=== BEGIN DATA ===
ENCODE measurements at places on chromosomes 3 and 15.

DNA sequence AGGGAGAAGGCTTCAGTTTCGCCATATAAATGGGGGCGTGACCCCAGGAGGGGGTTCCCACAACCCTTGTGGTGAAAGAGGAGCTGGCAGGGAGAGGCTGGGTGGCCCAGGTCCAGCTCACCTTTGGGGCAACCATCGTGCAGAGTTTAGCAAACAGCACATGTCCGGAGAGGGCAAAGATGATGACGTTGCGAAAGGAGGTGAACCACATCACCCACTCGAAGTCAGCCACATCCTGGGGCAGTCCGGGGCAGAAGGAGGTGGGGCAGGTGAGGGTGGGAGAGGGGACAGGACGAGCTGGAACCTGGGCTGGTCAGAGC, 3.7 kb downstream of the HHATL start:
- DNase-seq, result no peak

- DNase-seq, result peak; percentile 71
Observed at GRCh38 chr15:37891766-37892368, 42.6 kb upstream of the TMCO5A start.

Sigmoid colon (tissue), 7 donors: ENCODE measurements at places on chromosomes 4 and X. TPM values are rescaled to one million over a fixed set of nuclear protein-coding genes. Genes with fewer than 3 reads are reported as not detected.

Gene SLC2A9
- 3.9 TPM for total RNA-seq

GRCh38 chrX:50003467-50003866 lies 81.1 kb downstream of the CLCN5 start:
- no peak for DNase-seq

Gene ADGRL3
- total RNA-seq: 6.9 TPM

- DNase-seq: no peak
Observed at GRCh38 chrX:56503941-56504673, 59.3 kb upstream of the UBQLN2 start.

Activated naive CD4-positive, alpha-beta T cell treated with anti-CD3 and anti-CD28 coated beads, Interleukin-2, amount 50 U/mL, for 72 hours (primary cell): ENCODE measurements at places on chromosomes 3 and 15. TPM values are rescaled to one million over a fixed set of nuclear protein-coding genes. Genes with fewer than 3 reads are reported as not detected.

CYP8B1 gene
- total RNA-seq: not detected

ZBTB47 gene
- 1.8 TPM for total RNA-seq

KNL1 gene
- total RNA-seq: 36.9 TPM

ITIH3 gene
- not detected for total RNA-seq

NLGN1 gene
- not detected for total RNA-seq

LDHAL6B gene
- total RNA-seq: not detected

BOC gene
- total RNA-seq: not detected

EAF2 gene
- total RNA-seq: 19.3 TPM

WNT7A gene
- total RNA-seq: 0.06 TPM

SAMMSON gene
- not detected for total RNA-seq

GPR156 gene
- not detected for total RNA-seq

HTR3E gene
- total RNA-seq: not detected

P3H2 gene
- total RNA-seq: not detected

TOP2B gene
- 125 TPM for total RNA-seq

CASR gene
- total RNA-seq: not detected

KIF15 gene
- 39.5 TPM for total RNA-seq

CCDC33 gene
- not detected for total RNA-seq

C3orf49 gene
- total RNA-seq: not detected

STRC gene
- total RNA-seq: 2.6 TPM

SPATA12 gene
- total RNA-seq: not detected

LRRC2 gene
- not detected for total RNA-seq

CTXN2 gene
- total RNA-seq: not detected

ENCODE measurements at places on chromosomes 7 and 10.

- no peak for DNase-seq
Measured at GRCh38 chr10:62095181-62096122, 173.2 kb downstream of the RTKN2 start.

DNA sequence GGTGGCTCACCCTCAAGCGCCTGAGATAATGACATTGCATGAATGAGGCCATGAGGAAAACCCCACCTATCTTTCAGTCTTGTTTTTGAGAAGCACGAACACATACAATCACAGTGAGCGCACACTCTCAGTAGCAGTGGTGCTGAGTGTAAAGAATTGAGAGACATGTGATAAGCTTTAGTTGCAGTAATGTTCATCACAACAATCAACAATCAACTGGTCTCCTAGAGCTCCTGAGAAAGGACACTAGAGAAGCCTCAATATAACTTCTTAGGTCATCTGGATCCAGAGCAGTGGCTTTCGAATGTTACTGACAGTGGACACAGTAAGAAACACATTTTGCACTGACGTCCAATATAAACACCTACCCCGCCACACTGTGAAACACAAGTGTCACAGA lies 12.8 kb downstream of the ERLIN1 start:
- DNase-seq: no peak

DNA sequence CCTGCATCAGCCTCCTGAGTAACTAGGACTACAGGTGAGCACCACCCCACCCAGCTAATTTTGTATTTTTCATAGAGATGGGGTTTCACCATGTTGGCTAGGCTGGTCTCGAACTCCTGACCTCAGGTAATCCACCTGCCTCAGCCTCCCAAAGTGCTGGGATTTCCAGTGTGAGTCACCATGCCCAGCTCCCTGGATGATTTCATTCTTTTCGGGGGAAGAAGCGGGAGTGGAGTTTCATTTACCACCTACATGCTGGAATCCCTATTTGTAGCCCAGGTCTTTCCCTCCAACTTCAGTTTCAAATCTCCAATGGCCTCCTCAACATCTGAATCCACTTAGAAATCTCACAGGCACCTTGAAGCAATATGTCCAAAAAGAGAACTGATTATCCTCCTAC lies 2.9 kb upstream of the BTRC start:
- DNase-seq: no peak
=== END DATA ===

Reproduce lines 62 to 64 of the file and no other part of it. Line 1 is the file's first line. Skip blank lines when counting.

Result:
Measured at GRCh38 chr10:62095181-62096122, 173.2 kb downstream of the RTKN2 start.

DNA sequence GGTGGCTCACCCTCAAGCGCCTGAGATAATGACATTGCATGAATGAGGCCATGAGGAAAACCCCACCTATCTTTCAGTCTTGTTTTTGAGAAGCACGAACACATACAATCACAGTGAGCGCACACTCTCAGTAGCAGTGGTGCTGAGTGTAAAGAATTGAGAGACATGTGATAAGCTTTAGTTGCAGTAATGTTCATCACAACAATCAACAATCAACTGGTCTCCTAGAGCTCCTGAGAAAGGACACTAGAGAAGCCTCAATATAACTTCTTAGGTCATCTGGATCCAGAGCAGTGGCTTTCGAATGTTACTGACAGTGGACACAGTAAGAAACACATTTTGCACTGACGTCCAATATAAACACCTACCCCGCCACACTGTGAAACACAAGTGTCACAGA lies 12.8 kb downstream of the ERLIN1 start:
- DNase-seq: no peak